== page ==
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In the summer of 1971, between my junior and senior years of college, I had a job at a local foundry that forged iron belt buckles and handgun parts for the military. The pay was good and it was the overnight shift, so I could still act in the local summer repertoire theater ensemble and meet half-undressed girls. But the work, which took place in a large, dusty factory space cooled by fans — there was no air-conditioning — was truly awful.

Remember the way the parts for your model airplane kits came attached to a large plastic “tree," and how you had to snap off each part from the tree? That’s the way that they forged the things we made at the foundry, only in iron. After each part had been cut off the tree, it was thrown into a large bin, which was then wheeled over to the grinding department — that’s where I worked.

I’d pick up each part from the bin, hold it against a rapidly moving strip of sandpaper for about two seconds to sand off the little nub of iron left behind from the tree, make it smooth, and drop the finished piece into another bin. Then I’d repeat that for the next piece, and the next one, for eight hours a night. At the end of the night our stacks of finished bins were weighed and we were paid by the pound, with a bonus for going over a certain quota.

Radios weren’t allowed, because it would be dangerous if we couldn’t hear the forklifts or hear when the sanding belt was about to snap. We got a half-hour for lunch, or to mull over the idea of suicide, and you could take two 15-minute smoke breaks. I started smoking just to provide a change of pace from the job, the noise, the smell, and the boredom. The job was so bad, it motivated me to start thinking about a real career, because I realized I couldn’t be a college student forever and I definitely couldn’t grind iron handgun parts for another damn second.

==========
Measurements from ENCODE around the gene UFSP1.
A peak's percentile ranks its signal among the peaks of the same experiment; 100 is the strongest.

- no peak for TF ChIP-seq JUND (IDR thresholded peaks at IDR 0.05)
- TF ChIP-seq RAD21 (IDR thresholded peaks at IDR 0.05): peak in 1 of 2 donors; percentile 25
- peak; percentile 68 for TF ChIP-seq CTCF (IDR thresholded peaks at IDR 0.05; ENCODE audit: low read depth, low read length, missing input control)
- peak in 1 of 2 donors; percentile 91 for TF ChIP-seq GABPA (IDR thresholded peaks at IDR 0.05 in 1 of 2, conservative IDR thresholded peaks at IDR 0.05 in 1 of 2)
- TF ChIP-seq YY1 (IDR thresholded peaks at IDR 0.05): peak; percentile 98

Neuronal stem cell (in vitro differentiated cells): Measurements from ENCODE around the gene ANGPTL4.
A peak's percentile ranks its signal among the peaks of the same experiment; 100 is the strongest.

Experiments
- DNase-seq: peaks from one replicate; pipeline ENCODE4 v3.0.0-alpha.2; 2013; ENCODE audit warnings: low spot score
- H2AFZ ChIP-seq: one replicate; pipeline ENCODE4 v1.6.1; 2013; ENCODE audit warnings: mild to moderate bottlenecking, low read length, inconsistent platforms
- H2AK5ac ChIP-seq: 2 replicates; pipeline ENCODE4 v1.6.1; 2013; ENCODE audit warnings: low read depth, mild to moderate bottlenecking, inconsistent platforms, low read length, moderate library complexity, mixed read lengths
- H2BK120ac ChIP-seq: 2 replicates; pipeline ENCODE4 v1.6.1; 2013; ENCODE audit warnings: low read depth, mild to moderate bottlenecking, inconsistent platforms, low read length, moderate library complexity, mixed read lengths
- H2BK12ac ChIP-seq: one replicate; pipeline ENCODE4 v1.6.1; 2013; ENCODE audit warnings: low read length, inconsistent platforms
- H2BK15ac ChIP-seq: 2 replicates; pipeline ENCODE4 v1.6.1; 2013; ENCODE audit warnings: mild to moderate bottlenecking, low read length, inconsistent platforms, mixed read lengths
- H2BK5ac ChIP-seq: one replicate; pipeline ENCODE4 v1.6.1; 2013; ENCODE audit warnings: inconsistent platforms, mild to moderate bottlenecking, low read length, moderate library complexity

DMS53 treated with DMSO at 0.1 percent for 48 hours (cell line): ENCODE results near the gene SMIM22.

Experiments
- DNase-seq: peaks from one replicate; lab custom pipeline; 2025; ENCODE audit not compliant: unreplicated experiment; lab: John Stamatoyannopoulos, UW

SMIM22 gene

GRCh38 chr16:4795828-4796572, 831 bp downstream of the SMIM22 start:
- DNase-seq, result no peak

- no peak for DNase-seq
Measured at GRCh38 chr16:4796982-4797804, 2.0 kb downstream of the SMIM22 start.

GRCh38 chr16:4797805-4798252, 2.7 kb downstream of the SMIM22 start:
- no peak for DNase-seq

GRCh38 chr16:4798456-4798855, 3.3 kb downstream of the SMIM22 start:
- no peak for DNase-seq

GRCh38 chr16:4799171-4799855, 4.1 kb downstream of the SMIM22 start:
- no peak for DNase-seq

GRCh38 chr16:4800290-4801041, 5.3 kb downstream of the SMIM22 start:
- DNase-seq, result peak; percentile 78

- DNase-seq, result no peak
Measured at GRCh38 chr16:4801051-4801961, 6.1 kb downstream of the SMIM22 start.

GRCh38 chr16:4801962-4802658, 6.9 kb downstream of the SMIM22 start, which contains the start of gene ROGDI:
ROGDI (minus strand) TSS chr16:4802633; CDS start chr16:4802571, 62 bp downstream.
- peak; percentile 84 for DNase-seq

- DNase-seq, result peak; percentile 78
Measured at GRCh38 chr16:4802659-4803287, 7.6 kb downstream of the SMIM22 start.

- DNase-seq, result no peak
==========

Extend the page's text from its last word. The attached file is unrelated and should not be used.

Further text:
On my last day, I actually felt sad. So as a souvenir, I left with a couple of metal parts in my pocket. One of them — a gun trigger — ended up on my key ring. I eventually became a television producer, but when I touch the trigger on my key ring, I can still smell that rusty, acrid, metallic air, hear the ripping twang of a breaking sanding belt, and feel the jangling plop of a full bin of metal parts landing on the weighing scale, telling me whether I’d done a good day’s work.

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Key Ring Chronicles is a crowd-sourced project that explores the stories behind objects that people keep on their key rings. It was created and is overseen by Paul Lukas, who has kept a quarter with a hole drilled through it on his own key ring since 1987. Readers are encouraged to participate by sending photos and descriptions here.